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L.A.'s Race Relations Will Mend Slowly, Leaders Say : Coalitions: Lack of cohesiveness, political support and festering racist stereotypes are called formidable barriers to progress.


Bulldozers have demolished many charred buildings to make way for construction projects. And some burned-out stores and mini-malls are being reopened. But five months after the city's core erupted in flames, community leaders agree that little progress has been made in repairing race relations in Los Angeles.

Leaders say several roadblocks stand in the way in forging inter-ethnic ties, including what they see as a lack of political support and the absence of a central structure for drawing minority groups together.

And in addition to tackling the problem of deep-seeded racism, community leaders must devote time to dealing with economic issues such as unemployment and housing.

"I think we've been sold a bill of goods by politicians and Rebuild L.A. that there'd be immediate solutions and I think the public has been led to think we're going to see solutions of a massive sort," said Geraldine Zapata, executive director of Plaza Community Center in East Los Angeles.

"Maybe that'll happen in increments. But right now I think each ethnic group is trying to consolidate their own position and give some thought to whether resources are really being committed (to their communities) and if their groups are going to reap the benefits of it."

There has been a continuation of pre-riot efforts to bridge ethnic gaps, such as the 6-year-old Black-Korean Alliance and the 45-member Ethnic Coalition, a multiethnic group formed in 1989 to encourage minorities to get involved in politics.

And a few new programs--including the multiethnic Coalition of Neighborhood Developers, which is rebuilding some housing in riot-damaged areas, and the Multicultural Collaborative, a group of eight nonprofit minority organizations--have formed in the wake of the April-May civil disturbances.

But there is no central effort to tackle inter-ethnic issues--a Rebuild L.A.-type organization devoted to race relations--that could link the grass roots organizations, community leaders say. And there has been little political support for creating such a group.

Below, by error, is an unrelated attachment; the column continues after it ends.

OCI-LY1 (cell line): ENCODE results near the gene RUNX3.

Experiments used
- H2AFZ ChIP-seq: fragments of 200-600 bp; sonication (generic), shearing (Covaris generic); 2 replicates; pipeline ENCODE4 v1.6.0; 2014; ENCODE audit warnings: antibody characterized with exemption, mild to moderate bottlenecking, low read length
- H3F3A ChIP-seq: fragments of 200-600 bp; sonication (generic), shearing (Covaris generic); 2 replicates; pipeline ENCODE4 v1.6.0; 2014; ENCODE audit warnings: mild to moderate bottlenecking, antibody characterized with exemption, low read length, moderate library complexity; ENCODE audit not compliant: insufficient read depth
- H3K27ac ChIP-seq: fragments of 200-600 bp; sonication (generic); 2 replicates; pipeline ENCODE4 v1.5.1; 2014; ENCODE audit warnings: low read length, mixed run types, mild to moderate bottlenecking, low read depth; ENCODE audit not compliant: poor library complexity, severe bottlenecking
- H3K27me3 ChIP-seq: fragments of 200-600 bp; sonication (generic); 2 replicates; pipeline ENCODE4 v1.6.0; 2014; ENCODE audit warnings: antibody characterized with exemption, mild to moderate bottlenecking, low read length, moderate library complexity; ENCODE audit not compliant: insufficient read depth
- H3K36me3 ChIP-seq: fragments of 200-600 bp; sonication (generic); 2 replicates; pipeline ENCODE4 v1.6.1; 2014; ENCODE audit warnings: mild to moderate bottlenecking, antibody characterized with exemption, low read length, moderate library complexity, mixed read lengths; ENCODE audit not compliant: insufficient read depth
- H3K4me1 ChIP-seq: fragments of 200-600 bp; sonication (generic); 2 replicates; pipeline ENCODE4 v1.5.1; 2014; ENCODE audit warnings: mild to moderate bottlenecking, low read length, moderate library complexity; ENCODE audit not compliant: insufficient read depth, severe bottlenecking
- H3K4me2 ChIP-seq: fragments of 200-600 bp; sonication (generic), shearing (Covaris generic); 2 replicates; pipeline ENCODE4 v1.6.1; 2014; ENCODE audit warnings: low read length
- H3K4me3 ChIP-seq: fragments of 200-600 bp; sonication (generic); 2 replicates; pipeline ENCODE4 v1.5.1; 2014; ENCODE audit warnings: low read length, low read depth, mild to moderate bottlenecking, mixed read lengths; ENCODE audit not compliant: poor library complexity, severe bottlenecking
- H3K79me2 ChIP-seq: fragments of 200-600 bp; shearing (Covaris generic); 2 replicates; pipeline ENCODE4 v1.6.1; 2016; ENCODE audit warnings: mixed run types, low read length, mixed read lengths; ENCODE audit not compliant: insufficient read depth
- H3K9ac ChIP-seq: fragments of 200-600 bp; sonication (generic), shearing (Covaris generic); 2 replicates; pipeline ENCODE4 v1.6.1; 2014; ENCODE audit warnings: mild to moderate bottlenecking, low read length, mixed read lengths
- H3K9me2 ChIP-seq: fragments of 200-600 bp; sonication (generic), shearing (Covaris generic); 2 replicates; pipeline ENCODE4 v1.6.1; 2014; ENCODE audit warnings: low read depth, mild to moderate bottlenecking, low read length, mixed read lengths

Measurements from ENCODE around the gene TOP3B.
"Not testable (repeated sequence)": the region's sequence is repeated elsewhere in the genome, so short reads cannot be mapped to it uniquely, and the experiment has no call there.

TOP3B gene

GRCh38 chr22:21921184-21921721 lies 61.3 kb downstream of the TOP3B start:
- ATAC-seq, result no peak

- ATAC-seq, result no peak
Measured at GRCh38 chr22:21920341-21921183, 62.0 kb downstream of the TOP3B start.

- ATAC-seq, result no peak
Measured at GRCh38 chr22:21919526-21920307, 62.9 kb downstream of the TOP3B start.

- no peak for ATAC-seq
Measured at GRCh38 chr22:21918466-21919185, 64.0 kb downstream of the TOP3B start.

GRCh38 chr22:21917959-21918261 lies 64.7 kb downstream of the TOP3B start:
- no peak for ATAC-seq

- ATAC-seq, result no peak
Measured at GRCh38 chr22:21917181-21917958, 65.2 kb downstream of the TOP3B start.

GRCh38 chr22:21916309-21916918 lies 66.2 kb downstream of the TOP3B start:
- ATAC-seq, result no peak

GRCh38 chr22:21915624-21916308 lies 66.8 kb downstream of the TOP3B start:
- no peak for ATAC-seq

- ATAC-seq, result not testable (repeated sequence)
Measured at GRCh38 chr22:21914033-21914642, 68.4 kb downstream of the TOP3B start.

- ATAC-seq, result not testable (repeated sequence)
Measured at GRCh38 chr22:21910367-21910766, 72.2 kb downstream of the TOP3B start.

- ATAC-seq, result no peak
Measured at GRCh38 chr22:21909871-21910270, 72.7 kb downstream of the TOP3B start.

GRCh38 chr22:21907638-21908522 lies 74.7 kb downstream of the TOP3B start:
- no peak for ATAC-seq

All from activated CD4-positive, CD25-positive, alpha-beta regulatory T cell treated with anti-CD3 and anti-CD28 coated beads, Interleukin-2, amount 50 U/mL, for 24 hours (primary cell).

Only one staff member is assigned to the city's Human Relations Commission, a fact community leaders point to when they complain about the city's performance on the race relations front.

Dr. Clyde Oden, executive director of the Watts Health Foundation, said he is worried politicians will soon forget the destruction remaining in Los Angeles. Already attention has been diverted to repairing hurricane damage elsewhere in the country, he said.

"The activists need to get to the politicians or get involved with politics in some way to foster change," Bong Hwan Kim, executive director of the Korean Youth Center. "Right now they're isolated and on their own."

But on a grassroots level, ethnic unity sometimes takes a back seat to economic concerns. Juanita Tate, executive director of Concerned Citizens for South-Central Los Angeles, works with poor black and Latino families in that area and is unsure when the community will be able to transcend its economic problems. South Los Angeles has a 30.3% poverty rate and a median household income of $19,382, according to 1990 U.S. Census data.

"I don't know how you put a time limit on a 40% unemployment rate, on finding shelter for homeless families. That doesn't get solved overnight," Tate said.

"The events of the riots caused great pain in many communities," added Ron Wakabayashi, executive director of the Los Angeles City Human Relations Commission. "It crystallized the need to look inward."

Many community leaders believe that power in Los Angeles lies in forging alliances, such as a collective of African-Americans, Latinos and Asians, to influence economic and social policy.

"The three collective minority groups are now a majority, but those numbers are not reflected in political power," said Dennis Westbrook, program director at the Martin Luther King Dispute Resolution Center. "Unless that changes, nothing will."

But even if there is political and economic progress, attitudes also have to change, leaders said. Breaking down racist stereotypes that have festered for years will take more than one meeting or rally, they said.

"What we're faced with is like David and Goliath--a society so deeply rooted in racism that to expect people to see beyond the stereotypes and images they've been seeing for years, in just months is impossible," Kim said.

James Hilvert, executive director of the National Conference of Christians and Jews, said the discourse toward building stronger inter-ethnic relations must also include whites, which several existing groups haven't done.

However, while community leaders can point to the difficulties in improving inter-ethnic relations, they are hard-pressed to come up with solutions. Some see the existing community group efforts--formed before and after the riots--as the building blocks that may create multiethnic bonds.

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